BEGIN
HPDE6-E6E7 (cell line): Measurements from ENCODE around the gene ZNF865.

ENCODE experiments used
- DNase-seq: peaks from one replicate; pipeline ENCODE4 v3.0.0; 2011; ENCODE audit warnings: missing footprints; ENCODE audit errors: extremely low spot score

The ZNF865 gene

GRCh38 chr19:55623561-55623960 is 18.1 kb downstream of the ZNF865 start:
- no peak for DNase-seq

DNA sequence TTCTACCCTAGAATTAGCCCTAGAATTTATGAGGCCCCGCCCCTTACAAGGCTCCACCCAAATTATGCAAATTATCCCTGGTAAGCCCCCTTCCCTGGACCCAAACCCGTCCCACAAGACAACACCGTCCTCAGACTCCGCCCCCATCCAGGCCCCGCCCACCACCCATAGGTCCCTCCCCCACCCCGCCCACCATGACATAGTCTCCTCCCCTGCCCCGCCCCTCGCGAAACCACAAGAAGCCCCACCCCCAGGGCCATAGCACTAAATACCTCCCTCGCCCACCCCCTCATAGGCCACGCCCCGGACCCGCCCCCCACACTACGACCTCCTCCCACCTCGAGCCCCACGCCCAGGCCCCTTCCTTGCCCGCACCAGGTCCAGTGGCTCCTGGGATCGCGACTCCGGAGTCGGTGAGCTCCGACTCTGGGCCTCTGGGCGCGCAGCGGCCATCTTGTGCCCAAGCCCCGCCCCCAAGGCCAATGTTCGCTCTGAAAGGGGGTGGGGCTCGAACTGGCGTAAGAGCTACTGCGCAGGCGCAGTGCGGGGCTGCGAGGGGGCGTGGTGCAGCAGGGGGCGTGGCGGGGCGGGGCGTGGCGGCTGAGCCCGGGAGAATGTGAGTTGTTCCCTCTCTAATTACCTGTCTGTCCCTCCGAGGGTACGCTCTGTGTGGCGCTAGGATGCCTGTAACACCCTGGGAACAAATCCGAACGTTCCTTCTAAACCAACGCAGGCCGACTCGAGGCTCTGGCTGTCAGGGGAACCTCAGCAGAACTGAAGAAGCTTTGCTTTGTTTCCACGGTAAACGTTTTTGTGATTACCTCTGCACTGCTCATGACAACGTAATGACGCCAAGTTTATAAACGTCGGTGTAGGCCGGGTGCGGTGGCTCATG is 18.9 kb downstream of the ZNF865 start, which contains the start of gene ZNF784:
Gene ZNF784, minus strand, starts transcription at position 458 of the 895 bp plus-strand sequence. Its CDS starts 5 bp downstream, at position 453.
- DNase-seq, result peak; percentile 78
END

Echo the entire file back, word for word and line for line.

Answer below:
HPDE6-E6E7 (cell line): Measurements from ENCODE around the gene ZNF865.

ENCODE experiments used
- DNase-seq: peaks from one replicate; pipeline ENCODE4 v3.0.0; 2011; ENCODE audit warnings: missing footprints; ENCODE audit errors: extremely low spot score

The ZNF865 gene

GRCh38 chr19:55623561-55623960 is 18.1 kb downstream of the ZNF865 start:
- no peak for DNase-seq

DNA sequence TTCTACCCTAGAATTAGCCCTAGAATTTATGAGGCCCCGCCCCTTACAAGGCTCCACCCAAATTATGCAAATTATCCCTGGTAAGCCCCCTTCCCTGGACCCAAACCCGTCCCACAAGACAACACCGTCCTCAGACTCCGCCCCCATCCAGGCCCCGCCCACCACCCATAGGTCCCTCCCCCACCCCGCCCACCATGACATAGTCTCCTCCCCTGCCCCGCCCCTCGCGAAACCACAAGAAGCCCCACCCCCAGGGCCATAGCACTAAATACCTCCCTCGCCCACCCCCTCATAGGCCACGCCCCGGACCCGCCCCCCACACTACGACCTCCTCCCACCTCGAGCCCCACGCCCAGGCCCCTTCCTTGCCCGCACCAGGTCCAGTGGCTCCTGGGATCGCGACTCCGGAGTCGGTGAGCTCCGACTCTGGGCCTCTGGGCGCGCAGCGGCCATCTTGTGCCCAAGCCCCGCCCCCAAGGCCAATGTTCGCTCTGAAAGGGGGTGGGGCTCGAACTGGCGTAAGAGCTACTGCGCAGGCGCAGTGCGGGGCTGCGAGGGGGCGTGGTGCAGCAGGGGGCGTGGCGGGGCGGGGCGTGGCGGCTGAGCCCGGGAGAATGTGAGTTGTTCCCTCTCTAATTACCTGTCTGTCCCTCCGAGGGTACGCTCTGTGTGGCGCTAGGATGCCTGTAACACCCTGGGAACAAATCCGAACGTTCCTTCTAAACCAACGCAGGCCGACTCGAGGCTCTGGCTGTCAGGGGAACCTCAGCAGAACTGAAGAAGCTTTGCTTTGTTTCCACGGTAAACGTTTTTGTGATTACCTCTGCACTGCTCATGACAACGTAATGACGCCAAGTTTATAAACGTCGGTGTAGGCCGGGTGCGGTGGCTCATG is 18.9 kb downstream of the ZNF865 start, which contains the start of gene ZNF784:
Gene ZNF784, minus strand, starts transcription at position 458 of the 895 bp plus-strand sequence. Its CDS starts 5 bp downstream, at position 453.
- DNase-seq, result peak; percentile 78